How to Make Duck à l’Orange

Spooning sauce onto a serving of Duck à l'Orange

[Photographs: Vicky Wasik]

Sometimes it helps to go back to the beginning. That’s what I did while developing my recipe for duck à l’orange. When I told my wife, Kate, that my testing process would put it on our dinner table—again, and again, and again—she looked disappointed. She wasn’t excited, she said, because the orange sauce is too sweet for her taste. She’s right that it often is, but it really shouldn’t be.

Understanding that, though, requires digging deeper than just looking at a bunch of previously published duck à l’orange recipes. It’s not enough to simply ape what’s out there today; more modern recipes too often feature sugary sauces, at times garnished with additional sweet orange flesh. That’s not what duck à l’orange is meant to be. The sauce that’s traditionally served with the dish is called sauce bigarade, named for the bitter orange that’s meant to flavor it. Because bitter oranges can be hard to come by, most modern recipes substitute sweet orange juice cut with a dose of lemon juice. The problem is that once those sweet oranges are introduced, it’s a slippery slope to higher and higher levels of sweetness. Sugar is seductive that way.

The key for any recipe developer working on this recipe is to track down some bitter oranges and make the sauce the way it’s supposed to be made first; judging by many of the published recipes I’ve seen, I suspect that a minority have gone to the trouble. Only after understanding the sauce in its original form can we hope to dial in substitutes like navel orange and lemon appropriately.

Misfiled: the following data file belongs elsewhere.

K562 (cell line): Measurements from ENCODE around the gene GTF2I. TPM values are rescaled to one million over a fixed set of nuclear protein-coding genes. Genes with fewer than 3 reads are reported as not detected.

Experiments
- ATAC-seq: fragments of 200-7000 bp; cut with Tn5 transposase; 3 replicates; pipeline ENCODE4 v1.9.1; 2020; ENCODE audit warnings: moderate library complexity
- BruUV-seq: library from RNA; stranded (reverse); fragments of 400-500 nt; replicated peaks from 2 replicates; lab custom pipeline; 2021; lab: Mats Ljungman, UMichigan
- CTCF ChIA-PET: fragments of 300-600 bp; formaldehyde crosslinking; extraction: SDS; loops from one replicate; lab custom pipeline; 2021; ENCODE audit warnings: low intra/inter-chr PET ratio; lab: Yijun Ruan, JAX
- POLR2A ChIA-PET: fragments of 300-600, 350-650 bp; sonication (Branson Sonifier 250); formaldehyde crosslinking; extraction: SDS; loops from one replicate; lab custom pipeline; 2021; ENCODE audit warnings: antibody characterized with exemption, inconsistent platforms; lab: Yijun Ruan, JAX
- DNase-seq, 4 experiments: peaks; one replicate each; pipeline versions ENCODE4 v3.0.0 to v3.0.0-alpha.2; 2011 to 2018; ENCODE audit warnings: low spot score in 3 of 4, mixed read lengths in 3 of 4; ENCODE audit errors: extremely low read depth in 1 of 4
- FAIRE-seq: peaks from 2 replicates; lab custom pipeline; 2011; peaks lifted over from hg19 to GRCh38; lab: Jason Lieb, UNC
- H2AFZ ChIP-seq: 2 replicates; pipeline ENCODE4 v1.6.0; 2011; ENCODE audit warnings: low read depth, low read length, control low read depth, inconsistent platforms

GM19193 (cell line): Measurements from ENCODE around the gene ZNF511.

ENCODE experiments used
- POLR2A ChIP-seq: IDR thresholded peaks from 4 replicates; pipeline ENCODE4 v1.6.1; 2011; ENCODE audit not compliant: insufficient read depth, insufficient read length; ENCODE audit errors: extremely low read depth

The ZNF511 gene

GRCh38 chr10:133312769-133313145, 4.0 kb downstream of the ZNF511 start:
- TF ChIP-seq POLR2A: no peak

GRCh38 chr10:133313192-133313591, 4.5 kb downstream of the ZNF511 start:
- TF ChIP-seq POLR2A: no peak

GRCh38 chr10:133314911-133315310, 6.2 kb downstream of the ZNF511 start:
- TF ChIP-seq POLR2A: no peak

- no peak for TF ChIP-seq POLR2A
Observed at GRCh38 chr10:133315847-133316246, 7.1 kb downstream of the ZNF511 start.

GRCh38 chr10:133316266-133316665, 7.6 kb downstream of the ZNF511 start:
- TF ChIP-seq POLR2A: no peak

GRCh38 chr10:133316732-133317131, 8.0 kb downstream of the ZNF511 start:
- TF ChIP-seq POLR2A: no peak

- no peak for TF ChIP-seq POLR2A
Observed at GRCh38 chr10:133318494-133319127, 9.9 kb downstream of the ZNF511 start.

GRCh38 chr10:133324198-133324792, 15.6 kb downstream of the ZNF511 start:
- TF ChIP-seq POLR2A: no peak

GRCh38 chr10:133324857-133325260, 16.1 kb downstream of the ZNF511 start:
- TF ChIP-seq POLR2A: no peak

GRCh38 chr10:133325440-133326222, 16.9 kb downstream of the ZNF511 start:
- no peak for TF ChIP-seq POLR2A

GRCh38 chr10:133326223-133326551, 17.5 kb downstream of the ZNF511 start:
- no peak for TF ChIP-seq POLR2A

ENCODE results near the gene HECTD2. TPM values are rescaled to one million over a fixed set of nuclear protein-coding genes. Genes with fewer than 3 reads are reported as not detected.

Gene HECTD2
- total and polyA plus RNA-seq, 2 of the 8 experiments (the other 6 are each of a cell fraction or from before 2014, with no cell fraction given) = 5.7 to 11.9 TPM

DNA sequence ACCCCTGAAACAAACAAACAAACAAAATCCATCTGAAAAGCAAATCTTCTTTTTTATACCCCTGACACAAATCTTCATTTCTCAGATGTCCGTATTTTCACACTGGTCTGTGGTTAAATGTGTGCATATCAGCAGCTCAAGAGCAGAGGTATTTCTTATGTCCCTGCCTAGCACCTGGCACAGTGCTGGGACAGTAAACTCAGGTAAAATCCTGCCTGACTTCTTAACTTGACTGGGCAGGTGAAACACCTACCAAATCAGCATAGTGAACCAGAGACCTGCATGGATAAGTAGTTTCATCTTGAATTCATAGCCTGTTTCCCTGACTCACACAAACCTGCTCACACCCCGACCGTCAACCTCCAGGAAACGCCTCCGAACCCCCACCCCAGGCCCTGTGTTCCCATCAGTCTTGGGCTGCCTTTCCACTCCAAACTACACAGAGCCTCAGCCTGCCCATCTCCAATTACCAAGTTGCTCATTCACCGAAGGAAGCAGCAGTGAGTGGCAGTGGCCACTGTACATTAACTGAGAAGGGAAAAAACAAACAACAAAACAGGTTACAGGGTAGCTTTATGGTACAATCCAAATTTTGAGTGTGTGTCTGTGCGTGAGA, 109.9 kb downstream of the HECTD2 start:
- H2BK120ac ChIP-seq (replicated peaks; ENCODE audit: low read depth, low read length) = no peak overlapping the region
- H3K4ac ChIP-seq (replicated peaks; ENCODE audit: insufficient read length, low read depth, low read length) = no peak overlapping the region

But that’s getting ahead of things. Let me take a step back to define the dish and establish my goals.

What is Duck à L’Orange?

Duck à l'Orange on the table

When I said I went back to the beginning, I wasn’t being completely accurate. The beginning beginning takes us out of France and south to Italy. Or, at least, that’s one version of the story of the origins of this dish—one that Italians are certainly fond of. According to that history, Catherine de’ Medici introduced some proto-duck à l’orange to France in 1533, when she moved there with her retinue of cooks to marry the Duke of Orléans. It’s plausible, even if there isn’t conclusive evidence to support it, given her other significant introductions to French cuisine (béchamel sauce, onion soup, and more).

In any event, one way or another, the practice of serving duck with an orange sauce established itself in French kitchens, until, over the centuries, the preparation as we know it today became cemented as the classic.

That version is as follows: One roast duck, skin crackling and crisp; alongside or spooned over the top, a brown sauce made from a base of beef or veal stock, flavored with the juice and zest of bitter oranges and sharpened with a sweet-sour gastrique made from sugar and wine vinegar.